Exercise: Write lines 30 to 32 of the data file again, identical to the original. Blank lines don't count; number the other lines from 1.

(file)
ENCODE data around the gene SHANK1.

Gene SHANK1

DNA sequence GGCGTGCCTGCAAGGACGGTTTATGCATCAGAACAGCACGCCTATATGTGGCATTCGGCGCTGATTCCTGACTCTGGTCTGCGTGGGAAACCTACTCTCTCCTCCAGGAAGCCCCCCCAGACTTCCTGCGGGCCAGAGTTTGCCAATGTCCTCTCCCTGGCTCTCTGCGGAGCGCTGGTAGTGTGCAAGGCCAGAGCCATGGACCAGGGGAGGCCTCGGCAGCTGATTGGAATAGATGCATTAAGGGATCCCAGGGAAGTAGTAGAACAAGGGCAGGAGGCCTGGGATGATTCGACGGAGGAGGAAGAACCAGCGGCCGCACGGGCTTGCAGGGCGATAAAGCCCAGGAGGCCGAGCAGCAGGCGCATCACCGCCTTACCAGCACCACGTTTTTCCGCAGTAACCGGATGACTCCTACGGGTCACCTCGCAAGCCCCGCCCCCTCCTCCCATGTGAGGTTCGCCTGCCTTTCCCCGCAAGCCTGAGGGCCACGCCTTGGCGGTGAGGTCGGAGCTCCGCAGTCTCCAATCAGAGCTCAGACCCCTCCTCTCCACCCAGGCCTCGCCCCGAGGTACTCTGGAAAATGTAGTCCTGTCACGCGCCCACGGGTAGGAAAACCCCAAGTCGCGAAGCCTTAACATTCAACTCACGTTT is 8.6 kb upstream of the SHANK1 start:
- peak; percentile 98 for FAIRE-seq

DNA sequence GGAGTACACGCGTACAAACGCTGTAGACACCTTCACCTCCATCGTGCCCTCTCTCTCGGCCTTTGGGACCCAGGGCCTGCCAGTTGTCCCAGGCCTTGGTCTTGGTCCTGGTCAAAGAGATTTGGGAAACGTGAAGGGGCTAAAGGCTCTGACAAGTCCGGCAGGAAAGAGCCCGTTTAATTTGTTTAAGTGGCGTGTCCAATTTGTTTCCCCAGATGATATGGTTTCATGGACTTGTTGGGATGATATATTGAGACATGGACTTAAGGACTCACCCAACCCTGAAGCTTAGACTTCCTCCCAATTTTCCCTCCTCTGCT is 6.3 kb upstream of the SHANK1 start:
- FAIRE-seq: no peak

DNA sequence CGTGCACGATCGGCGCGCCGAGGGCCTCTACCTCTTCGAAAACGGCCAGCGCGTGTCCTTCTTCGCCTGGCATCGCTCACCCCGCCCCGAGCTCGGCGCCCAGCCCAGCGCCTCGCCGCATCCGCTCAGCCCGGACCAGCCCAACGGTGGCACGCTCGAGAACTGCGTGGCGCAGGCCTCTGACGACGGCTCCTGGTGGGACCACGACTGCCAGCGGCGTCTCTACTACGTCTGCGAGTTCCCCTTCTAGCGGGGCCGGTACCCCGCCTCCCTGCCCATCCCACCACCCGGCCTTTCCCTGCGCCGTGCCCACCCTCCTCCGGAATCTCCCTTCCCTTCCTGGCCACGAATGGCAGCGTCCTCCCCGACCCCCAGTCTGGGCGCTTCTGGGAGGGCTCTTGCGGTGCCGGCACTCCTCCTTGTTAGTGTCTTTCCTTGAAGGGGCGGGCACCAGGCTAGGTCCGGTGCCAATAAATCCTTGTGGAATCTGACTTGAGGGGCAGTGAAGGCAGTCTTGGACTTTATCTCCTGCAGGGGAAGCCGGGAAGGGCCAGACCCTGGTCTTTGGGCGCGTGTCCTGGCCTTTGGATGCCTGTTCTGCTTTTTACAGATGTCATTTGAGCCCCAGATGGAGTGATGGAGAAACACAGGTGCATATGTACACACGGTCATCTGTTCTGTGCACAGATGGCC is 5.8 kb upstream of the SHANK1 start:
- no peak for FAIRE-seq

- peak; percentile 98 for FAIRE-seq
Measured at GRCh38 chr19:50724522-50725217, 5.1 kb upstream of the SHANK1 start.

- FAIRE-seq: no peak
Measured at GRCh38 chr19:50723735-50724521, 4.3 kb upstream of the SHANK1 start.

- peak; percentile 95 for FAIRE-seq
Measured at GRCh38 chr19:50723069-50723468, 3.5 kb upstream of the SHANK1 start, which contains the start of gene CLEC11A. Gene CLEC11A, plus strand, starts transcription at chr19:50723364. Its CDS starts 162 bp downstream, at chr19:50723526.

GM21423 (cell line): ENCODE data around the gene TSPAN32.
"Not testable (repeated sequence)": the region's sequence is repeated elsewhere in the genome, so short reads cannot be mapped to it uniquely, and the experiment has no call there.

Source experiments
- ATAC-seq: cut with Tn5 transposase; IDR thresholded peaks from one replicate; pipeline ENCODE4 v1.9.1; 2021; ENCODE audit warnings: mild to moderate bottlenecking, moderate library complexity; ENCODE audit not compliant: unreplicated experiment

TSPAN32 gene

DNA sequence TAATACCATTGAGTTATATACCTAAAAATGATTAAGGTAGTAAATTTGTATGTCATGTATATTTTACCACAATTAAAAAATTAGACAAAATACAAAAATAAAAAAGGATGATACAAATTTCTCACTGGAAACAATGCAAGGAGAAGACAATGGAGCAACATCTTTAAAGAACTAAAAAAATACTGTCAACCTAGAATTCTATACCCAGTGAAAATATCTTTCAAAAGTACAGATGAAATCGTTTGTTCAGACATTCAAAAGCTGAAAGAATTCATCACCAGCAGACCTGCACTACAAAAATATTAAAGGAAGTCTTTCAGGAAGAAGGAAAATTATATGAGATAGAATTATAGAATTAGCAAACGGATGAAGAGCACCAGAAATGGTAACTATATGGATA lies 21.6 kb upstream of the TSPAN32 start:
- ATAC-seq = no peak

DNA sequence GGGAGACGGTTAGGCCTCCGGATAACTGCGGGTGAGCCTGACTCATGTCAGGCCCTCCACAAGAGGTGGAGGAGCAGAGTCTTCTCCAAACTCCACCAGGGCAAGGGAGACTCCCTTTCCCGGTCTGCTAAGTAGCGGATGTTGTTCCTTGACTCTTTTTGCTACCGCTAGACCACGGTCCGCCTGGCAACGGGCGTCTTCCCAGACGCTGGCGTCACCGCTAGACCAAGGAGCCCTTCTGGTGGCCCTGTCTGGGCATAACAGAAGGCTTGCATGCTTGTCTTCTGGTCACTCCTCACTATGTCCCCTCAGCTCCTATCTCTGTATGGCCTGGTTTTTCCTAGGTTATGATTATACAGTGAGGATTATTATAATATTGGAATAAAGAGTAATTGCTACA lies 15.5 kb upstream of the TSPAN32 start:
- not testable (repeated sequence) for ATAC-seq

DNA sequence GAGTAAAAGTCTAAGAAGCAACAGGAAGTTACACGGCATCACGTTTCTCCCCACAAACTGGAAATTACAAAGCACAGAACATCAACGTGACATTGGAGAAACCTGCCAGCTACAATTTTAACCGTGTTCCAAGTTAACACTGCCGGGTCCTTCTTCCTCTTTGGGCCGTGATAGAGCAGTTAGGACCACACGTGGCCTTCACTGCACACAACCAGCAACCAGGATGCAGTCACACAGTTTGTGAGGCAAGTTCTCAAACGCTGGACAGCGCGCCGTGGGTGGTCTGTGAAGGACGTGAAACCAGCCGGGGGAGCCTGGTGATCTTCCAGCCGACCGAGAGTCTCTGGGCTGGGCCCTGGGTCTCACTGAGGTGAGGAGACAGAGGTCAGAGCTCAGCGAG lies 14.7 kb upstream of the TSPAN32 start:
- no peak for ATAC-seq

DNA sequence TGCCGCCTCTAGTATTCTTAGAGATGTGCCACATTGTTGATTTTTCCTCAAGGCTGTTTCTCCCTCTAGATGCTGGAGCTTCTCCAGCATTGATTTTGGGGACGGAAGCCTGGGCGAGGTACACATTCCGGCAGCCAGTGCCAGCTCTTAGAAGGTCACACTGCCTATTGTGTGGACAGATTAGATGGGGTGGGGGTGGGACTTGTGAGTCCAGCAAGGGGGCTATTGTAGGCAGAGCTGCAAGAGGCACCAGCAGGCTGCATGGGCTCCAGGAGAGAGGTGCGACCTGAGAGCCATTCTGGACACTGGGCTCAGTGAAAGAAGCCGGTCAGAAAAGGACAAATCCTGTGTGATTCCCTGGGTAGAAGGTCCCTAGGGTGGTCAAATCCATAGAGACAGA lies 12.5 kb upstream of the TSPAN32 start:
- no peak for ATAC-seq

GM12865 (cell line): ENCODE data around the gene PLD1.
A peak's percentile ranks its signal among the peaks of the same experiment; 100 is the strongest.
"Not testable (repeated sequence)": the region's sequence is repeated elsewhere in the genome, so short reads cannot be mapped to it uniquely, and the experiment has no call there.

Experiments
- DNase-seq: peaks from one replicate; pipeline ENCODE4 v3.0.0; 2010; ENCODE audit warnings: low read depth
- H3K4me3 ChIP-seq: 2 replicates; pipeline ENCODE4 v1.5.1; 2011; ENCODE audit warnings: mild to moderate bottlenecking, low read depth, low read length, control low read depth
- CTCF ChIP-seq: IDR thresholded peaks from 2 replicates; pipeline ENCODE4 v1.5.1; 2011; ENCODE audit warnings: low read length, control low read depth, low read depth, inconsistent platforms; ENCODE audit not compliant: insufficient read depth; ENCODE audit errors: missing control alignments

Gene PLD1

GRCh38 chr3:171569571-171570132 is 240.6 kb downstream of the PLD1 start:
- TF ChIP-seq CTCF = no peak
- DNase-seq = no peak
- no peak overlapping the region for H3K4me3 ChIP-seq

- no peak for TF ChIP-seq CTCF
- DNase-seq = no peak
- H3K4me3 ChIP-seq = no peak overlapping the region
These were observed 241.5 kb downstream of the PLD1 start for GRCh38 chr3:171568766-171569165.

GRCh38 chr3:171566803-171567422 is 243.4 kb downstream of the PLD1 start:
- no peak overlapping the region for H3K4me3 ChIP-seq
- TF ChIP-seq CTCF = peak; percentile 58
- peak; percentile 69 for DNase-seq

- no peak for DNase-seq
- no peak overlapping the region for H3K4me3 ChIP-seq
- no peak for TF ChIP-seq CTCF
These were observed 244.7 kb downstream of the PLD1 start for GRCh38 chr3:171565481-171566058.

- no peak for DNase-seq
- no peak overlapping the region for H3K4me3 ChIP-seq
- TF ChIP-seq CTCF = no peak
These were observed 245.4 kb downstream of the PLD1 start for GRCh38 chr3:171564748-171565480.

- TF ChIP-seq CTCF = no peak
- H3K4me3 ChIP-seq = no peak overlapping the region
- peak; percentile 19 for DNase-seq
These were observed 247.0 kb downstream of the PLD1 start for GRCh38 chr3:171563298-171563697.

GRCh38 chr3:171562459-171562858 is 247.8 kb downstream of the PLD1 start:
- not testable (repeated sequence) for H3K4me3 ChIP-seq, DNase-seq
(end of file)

"Not testable (repeated sequence)": the region's sequence is repeated elsewhere in the genome, so short reads cannot be mapped to it uniquely, and the experiment has no call there.

Experiments
- DNase-seq: peaks from one replicate; pipeline ENCODE4 v3.0.0; 2010; ENCODE audit warnings: low read depth